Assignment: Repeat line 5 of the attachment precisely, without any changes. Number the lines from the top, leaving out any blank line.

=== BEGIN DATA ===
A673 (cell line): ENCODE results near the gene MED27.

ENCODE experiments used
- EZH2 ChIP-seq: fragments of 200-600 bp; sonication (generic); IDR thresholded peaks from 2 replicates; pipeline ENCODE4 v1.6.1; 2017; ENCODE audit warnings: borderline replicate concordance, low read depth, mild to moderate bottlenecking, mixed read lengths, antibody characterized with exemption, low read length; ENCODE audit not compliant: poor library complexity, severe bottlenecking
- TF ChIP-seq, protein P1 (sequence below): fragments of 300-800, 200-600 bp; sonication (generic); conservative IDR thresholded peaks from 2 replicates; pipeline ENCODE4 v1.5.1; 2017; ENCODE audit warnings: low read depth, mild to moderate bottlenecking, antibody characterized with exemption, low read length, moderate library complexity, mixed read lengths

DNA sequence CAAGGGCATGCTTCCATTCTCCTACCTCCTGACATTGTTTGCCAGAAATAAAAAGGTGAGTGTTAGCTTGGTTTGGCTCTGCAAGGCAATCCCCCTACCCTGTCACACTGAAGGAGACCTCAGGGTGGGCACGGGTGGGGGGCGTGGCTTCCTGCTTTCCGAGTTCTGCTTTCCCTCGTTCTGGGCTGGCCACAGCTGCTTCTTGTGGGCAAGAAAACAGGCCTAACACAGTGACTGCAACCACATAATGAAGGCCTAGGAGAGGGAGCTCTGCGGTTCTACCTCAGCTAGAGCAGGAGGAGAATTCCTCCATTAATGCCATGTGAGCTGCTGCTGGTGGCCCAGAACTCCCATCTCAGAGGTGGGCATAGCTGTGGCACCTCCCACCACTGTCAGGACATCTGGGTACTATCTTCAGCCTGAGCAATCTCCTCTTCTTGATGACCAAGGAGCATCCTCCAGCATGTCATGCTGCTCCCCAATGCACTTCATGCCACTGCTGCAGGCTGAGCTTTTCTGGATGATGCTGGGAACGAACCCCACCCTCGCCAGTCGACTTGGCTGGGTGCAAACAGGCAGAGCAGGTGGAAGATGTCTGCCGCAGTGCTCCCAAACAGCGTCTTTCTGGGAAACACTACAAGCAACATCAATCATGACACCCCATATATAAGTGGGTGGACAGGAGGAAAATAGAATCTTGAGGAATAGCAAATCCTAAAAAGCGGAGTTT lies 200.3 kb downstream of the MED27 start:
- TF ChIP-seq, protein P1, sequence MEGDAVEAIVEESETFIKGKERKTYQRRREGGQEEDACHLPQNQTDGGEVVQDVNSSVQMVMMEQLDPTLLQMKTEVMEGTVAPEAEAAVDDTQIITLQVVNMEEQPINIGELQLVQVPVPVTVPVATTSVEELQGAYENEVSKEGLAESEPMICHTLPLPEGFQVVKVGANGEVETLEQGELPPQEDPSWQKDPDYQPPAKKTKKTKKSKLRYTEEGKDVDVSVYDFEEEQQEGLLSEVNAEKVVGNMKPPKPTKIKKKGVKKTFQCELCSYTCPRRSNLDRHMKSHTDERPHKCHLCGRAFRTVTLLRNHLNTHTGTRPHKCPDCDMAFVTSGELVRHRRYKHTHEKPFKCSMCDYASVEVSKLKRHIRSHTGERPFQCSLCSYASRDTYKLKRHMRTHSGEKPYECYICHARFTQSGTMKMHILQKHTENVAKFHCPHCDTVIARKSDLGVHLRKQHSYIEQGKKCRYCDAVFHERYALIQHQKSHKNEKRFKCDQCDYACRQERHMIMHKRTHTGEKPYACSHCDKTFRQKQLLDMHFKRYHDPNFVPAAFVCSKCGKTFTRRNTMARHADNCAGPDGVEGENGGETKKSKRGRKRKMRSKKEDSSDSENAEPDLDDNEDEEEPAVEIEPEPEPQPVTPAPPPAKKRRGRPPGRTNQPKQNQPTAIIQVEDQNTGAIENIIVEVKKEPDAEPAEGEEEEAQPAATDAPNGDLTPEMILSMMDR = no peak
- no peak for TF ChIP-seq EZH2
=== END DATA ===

DNA sequence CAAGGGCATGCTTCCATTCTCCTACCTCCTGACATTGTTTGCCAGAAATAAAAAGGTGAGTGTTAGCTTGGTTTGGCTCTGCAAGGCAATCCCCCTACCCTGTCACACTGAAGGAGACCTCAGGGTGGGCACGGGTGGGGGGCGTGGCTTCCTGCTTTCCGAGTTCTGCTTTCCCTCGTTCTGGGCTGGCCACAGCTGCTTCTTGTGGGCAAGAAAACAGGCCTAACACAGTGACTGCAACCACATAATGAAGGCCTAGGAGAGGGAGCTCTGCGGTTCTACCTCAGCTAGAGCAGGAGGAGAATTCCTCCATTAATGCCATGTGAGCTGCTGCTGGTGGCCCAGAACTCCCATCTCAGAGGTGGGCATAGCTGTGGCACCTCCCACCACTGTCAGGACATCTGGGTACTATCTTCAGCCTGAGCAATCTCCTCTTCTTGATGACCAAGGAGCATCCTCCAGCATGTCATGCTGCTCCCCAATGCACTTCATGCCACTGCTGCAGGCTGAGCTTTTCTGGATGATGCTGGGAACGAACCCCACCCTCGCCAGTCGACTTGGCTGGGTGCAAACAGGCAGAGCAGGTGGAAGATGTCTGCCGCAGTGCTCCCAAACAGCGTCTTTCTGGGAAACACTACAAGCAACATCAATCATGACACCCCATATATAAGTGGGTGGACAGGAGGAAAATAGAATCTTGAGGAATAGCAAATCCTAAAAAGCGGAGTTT lies 200.3 kb downstream of the MED27 start: